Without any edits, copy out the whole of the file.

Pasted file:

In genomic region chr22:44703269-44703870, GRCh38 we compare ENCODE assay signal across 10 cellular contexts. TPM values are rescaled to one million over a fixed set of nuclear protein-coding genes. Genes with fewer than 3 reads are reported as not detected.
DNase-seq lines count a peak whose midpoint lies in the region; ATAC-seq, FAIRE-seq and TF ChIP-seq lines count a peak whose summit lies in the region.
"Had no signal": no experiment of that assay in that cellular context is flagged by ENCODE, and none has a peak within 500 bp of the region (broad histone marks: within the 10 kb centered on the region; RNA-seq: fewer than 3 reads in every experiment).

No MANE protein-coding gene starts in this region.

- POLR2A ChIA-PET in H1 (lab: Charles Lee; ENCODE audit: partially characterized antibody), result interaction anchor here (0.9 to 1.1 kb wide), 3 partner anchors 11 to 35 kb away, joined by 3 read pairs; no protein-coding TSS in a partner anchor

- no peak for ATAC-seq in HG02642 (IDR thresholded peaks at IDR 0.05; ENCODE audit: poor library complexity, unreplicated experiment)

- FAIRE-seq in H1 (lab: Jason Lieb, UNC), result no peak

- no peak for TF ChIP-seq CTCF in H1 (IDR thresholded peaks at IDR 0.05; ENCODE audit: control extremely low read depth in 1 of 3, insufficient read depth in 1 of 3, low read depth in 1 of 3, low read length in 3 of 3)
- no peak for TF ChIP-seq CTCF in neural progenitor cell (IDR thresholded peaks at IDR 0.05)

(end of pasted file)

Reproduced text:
In genomic region chr22:44703269-44703870, GRCh38 we compare ENCODE assay signal across 10 cellular contexts. TPM values are rescaled to one million over a fixed set of nuclear protein-coding genes. Genes with fewer than 3 reads are reported as not detected.
DNase-seq lines count a peak whose midpoint lies in the region; ATAC-seq, FAIRE-seq and TF ChIP-seq lines count a peak whose summit lies in the region.
"Had no signal": no experiment of that assay in that cellular context is flagged by ENCODE, and none has a peak within 500 bp of the region (broad histone marks: within the 10 kb centered on the region; RNA-seq: fewer than 3 reads in every experiment).

No MANE protein-coding gene starts in this region.

- POLR2A ChIA-PET in H1 (lab: Charles Lee; ENCODE audit: partially characterized antibody), result interaction anchor here (0.9 to 1.1 kb wide), 3 partner anchors 11 to 35 kb away, joined by 3 read pairs; no protein-coding TSS in a partner anchor

- no peak for ATAC-seq in HG02642 (IDR thresholded peaks at IDR 0.05; ENCODE audit: poor library complexity, unreplicated experiment)

- FAIRE-seq in H1 (lab: Jason Lieb, UNC), result no peak

- no peak for TF ChIP-seq CTCF in H1 (IDR thresholded peaks at IDR 0.05; ENCODE audit: control extremely low read depth in 1 of 3, insufficient read depth in 1 of 3, low read depth in 1 of 3, low read length in 3 of 3)
- no peak for TF ChIP-seq CTCF in neural progenitor cell (IDR thresholded peaks at IDR 0.05)